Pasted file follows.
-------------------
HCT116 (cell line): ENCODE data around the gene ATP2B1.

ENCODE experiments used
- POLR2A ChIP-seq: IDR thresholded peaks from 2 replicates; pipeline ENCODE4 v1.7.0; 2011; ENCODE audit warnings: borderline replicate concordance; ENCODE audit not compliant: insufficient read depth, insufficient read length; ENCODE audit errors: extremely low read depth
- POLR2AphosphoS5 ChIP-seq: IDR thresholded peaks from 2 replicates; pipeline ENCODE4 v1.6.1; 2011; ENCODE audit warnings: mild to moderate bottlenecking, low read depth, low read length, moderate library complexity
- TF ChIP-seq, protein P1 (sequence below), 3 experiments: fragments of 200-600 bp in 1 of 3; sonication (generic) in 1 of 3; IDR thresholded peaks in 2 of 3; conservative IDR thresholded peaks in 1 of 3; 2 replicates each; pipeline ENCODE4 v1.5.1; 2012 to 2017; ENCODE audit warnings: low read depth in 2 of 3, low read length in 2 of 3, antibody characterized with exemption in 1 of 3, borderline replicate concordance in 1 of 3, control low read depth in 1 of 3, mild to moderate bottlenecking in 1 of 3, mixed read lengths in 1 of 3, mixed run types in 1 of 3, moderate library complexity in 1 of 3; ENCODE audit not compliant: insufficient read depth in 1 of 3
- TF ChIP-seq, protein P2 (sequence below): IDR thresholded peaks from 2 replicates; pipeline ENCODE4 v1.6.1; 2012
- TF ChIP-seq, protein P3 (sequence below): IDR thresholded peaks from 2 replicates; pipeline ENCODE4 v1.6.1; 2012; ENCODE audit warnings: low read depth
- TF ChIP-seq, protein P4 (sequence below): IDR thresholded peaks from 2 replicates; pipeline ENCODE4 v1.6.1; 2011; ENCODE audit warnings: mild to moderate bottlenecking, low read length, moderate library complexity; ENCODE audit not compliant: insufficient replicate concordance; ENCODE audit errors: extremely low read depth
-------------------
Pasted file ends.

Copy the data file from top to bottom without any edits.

HCT116 (cell line): ENCODE data around the gene ATP2B1.

ENCODE experiments used
- POLR2A ChIP-seq: IDR thresholded peaks from 2 replicates; pipeline ENCODE4 v1.7.0; 2011; ENCODE audit warnings: borderline replicate concordance; ENCODE audit not compliant: insufficient read depth, insufficient read length; ENCODE audit errors: extremely low read depth
- POLR2AphosphoS5 ChIP-seq: IDR thresholded peaks from 2 replicates; pipeline ENCODE4 v1.6.1; 2011; ENCODE audit warnings: mild to moderate bottlenecking, low read depth, low read length, moderate library complexity
- TF ChIP-seq, protein P1 (sequence below), 3 experiments: fragments of 200-600 bp in 1 of 3; sonication (generic) in 1 of 3; IDR thresholded peaks in 2 of 3; conservative IDR thresholded peaks in 1 of 3; 2 replicates each; pipeline ENCODE4 v1.5.1; 2012 to 2017; ENCODE audit warnings: low read depth in 2 of 3, low read length in 2 of 3, antibody characterized with exemption in 1 of 3, borderline replicate concordance in 1 of 3, control low read depth in 1 of 3, mild to moderate bottlenecking in 1 of 3, mixed read lengths in 1 of 3, mixed run types in 1 of 3, moderate library complexity in 1 of 3; ENCODE audit not compliant: insufficient read depth in 1 of 3
- TF ChIP-seq, protein P2 (sequence below): IDR thresholded peaks from 2 replicates; pipeline ENCODE4 v1.6.1; 2012
- TF ChIP-seq, protein P3 (sequence below): IDR thresholded peaks from 2 replicates; pipeline ENCODE4 v1.6.1; 2012; ENCODE audit warnings: low read depth
- TF ChIP-seq, protein P4 (sequence below): IDR thresholded peaks from 2 replicates; pipeline ENCODE4 v1.6.1; 2011; ENCODE audit warnings: mild to moderate bottlenecking, low read length, moderate library complexity; ENCODE audit not compliant: insufficient replicate concordance; ENCODE audit errors: extremely low read depth